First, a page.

If you have lazy-loading enabled, your initial page load times will be faster because many assets won't load right away. However, even if you're crunching your images correctly, their file size is still huge. These take longer than most files to load, so they still slow down your site. And, of course, the longer it takes a page to load, the worse a score you get on PSI.

2. The second cause of the error is your mobile site hiding images. A common trick for a mobile site is to hide photos that aren't necessary on the smaller, mobile-focused version of the page. So, for example, if you have a gutter sidebar with images for a call to action in it, do those load on your mobile site?

They shouldn't because your mobile design doesn't have a sidebar. Mobile screens are both too small and laid out in the wrong way for a sidebar to work. However, many mobile responsive designs hide the sidebar and the images in it.

Hidden Image in CSS

Here's an example. Visit ProBlogger's Blog on a desktop site. You can see the sidebars. You have the newsletter CTA, the social media CTA box, and so on, including a handful of image banners for various services.

Now, resize your browser window to be tall and narrow. Websites with a responsive design set their design based on the size of the viewport, so by making your browser window smaller, you can see it shift directly into the mobile version of their website.

You'll notice that the sidebar is no longer visible. However, the images are still there; all of those sidebar elements are now hidden from view.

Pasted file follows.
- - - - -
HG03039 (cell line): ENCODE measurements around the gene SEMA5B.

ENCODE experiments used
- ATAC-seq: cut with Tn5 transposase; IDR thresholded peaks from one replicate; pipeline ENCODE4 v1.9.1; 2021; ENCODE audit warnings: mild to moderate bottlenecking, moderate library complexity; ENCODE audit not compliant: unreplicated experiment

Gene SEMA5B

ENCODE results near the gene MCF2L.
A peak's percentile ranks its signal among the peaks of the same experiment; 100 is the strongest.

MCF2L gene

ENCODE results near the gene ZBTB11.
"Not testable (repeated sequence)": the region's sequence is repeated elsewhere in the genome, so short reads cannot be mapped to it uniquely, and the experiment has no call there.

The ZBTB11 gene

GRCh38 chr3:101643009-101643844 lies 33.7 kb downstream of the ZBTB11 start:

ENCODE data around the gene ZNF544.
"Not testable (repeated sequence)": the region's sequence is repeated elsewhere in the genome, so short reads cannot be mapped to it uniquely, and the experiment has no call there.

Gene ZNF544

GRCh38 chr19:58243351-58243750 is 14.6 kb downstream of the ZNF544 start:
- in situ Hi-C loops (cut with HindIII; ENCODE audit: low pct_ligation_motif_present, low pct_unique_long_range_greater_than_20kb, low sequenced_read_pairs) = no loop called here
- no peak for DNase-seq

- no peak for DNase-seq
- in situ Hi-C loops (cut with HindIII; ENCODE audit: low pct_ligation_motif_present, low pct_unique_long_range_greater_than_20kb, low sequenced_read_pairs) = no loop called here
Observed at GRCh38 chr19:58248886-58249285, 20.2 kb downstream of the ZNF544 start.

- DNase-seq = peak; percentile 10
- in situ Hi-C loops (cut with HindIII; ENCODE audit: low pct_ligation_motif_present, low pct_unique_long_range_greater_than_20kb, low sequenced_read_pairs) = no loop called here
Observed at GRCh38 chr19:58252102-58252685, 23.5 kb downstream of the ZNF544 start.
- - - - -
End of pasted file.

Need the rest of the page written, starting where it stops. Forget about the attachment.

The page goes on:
Now, ProBlogger uses a trick here. If you refresh the page while your window is in mobile view (and clear your cache if necessary), it reloads the page as what will load with the mobile version loads. If you then expand the window, you'll see a brief flicker where the sidebar pops in, but the images haven't loaded; placeholders load instead. Those placeholders are much smaller than the actual images, which replace them in a matter of milliseconds.

Placeholder Images

Z
Z
Z
Is your blog earning you business? If not, let's fix that.

We create blog content that converts - not just for ourselves, but for our clients, too.

We pick blog topics like hedge funds pick stocks. Then, we create articles that are 10x better to earn the top spot.

Content marketing has two ingredients - content and marketing. We've earned our black belts in both.